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-   -   PDX10 review in DV ?? (https://www.dvinfo.net/forum/sony-trv950-pdx10-companion/9109-pdx10-review-dv.html)

Mike Moncrief April 29th, 2003 06:54 PM

PDX10 review in DV ??

Got my new DV magazine today.. I thought I read that there was going to be a review of PDX10 in either this issue or last issue ?? I rifled through it quick, but did not see the review??
what happened??


Boyd Ostroff April 29th, 2003 07:12 PM

Wasn't in this issue or that last one either. I thought maybe it was Videography Magazine that was going to run the review?...

Jeff Dobisch April 29th, 2003 07:33 PM

I just got the Spring issue of Videography, it's not in there either. There is a review of the Sony DSR-570WSL DVCAM, but no PDX10.

Maybe in the Summer issue?

Boyd Ostroff April 29th, 2003 07:54 PM

That issue came out a little while ago... I thought it was supposed to be the next one. How often is it published?

Mike Moncrief April 29th, 2003 08:22 PM

This is off topic..

Hey Boyd, Or maybe Yo Boyd..

I see you are from Philly.. I grew up in Philly area, actually Bucks County (close enough) now I reside in florida, but still consider Philly to be my home town..

Sorry gang for the off topic..

Mike Moncrief

Frank Granovski April 30th, 2003 03:17 AM

The PDX10 review was done some time ago for DV Magazine. However, it has yet to be printed! One of the article's praises is about the great audio.

Derek Beck May 9th, 2003 02:52 PM

i really wish it would be published b/c I'm still waiting on it before i buy either the X10 or the 150.

Boyd Ostroff May 9th, 2003 08:57 PM

Wow, it sort of amazes me that you would place that much faith in one review, especially when you consider the combined wisdom available to you on this site...

Derek Beck May 9th, 2003 09:57 PM

I'm not relying on that review. I'm basically on the fence between the PDX10 and the PD150, that's all. I wanted to see if the review would pursuade me one way or the other.

Here's why I'm on the fence:

X10 likes: 16:9, less money, uses same 37mm thread size as current cam, plus same infolithium battery type as current cam (driving the total cost down even further), and this one may have better XLR audio

PD150 likes: better in low light, more manual control (ie independent iris/gain), and i just trust bigger CCDs over smaller ones with better HAD technology

Boyd Ostroff May 10th, 2003 06:45 AM

I think your summary is quite accurate, so you've obviously given the choice lots of thought. Too bad you don't have a place to actually try both cameras. The one thing you don't mention are the ergonomic issues. For the most part, I like the "feel" of my VX-2000 (very similar to the PD-150) better. I also like the control layout better on the VX-2000. For example, you need to open the LCD screen to access some of the PDX-10 features. The most annoying of these being the custom preset button. The PDX-10 is much smaller and lighter, especially if you remove the mike and XLR box. That can be either a plus or minus depending on the situation. At the moment I'm shooting stuff without sound, and working outside where I have to hike out with camera and tripod. Anything that saves weight and bulk is good for that. Most of my shooting is on a tripod anyway, so these ergonomic issues of size and "holdability" are less important.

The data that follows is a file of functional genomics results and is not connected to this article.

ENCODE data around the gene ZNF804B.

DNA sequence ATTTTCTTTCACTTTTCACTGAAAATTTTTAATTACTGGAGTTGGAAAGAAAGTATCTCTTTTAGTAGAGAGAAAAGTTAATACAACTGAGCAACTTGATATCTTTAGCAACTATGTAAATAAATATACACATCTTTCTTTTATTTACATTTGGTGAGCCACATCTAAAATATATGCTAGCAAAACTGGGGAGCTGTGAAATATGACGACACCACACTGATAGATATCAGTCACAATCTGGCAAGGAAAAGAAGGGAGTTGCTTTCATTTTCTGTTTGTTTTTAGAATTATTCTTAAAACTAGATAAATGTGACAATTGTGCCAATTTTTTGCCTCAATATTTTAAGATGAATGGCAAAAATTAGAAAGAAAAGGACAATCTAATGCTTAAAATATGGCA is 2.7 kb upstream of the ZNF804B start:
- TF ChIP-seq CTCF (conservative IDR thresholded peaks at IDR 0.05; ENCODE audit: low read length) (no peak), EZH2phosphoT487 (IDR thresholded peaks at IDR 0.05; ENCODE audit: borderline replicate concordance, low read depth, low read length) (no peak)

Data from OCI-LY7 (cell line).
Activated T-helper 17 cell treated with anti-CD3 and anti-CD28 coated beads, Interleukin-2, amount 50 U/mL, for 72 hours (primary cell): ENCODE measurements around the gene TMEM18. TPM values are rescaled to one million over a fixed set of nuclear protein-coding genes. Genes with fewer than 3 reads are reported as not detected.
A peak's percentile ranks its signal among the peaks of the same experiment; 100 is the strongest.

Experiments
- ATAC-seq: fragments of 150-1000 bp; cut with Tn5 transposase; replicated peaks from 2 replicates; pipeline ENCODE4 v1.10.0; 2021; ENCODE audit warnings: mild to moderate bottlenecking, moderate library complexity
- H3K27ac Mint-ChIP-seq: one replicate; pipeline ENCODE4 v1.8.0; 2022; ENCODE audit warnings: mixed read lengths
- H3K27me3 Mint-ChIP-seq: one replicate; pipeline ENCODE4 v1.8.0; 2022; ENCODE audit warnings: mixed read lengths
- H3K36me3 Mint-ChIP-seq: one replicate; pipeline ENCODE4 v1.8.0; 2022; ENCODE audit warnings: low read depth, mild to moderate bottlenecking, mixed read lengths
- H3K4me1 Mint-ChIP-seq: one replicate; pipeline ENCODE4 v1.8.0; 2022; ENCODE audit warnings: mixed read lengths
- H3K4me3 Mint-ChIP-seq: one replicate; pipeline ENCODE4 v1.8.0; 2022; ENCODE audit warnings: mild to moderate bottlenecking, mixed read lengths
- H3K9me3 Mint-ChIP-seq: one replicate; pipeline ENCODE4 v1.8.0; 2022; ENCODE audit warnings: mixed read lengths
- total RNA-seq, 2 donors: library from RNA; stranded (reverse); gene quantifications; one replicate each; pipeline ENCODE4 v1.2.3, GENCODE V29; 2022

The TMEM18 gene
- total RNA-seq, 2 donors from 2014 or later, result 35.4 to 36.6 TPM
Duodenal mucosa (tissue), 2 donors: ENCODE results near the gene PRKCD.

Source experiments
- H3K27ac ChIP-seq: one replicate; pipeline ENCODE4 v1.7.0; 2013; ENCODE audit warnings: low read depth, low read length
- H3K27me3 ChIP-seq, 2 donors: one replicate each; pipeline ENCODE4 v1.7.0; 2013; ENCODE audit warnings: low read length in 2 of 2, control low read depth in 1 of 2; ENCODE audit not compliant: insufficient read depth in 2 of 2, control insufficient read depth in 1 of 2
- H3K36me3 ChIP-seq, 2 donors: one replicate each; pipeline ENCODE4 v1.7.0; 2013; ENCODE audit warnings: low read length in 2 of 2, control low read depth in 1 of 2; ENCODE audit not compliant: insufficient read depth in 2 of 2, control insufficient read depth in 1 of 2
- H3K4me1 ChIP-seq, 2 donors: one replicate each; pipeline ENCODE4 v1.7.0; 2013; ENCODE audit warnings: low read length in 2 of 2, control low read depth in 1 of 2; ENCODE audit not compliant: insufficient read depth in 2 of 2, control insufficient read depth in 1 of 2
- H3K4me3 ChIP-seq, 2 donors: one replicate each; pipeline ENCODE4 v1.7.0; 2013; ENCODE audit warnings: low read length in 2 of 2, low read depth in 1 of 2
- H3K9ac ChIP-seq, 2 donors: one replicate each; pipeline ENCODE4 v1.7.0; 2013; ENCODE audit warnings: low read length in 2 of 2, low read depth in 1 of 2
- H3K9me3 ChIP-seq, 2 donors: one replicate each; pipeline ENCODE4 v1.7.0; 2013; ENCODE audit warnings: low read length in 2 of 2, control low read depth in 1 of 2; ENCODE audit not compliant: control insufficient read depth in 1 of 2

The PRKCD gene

I'd also be hard pressed to choose one of these cameras over the other. Why don't you get one of each? ;-) But really, it may simplify your choice if you zero in on one important difference. How important is 16:9 for you? If you're not sure then you should probably just buy the PD-150. It's a great camera and you won't regret it. But if you want the best possible 16:9 then you don't really have any other option than the PDX-10, short of $14,000 for a DSR-570. (Okay Frank, I'll wait for you to put in a plug for the DV-953 too ;-)

OTOH, you could continue waiting for the PDX-10 review to be published... by the time that happens maybe Sony will release an update to the PD-150 with real 16:9 ;-) Seriously, I'm disappointed that this doesn't seem to be in the cards this year. That's the camera I'd buy in a heartbeat.

Derek Beck May 10th, 2003 10:13 AM

How the cameras feel isn't too important to me b/c I use a tripod almost exclusively. I actually have a local electronic store that let me toy with the young brothers (950 & vx2000) and run some tests. My conclusion was that they were the same in terms of video quality. There was nothing else about my test that really put me over to one side or the other, which I would've preferred.

I would be more decisive if I didn't know that Sony will come out with a next-generation vx2000/pd150, possibly in the next year, that will have the true 16:9, and probably also use the advanced HAD CCDs (but hopefully same size CCDs) leading to an even crisper image. Plus I can bet it'll use the newer InfoLithium M (blue) batteries versus the old InfoLithium L (yellow/orange) batts. So this is where the regret may come in. I figure if I were to buy the x10, then in theory, some of the footage would be interchangeable to what I would record in the future vx2000 camera. However, if I get the 150, then it won't be interchangeable with the next-gen vx2000 unless you don't use the 16:9. Of course, I want the pd150 for manual control and its big size makes me look more official because my use is for short films. A camera that looks touristy will decrease my credibility in the beginning.

From a business standpoint, I think Sony did shoot itself in the foot. The higher end camera should've got the 16:9 first. Some people in my position will go the x10 way.

Thanks for the comments and advice, and I welcome more :)

Boyd Ostroff May 10th, 2003 10:48 AM

Yeah, tough choice I agree. However I don't think your manual control issue is really much of a concern. The gain limit only affects the behavior in auto mode. In manual iris you just set whatever you want. Do you shoot in auto? Personally I do not. Someone else mentioned no manual shutter control, which is not true on the PDX-10. You can control both shutter speed and iris, the method is only slightly different. You punch a button for either one at the back of the camera, then use the thumbwheel.

The difference on the VX-2000 is that there's a separate iris knob at the front, but the function is identical. You have to choose either shutter or iris first before you change, you can't continuously change both. I don't find this a limitation at all. Now there was an extensive (and heated) discussion of the shutter speed controls on the PD-150 here a month or two back, and evidently there are some subtle differences between the VX-2000 and PD-150 although it was hard to sort out as the discussion was heading in the direction of a flame war ;-) Try doing a search. Regardless, I really think you've got as much manual control as you would want on the PDX-10.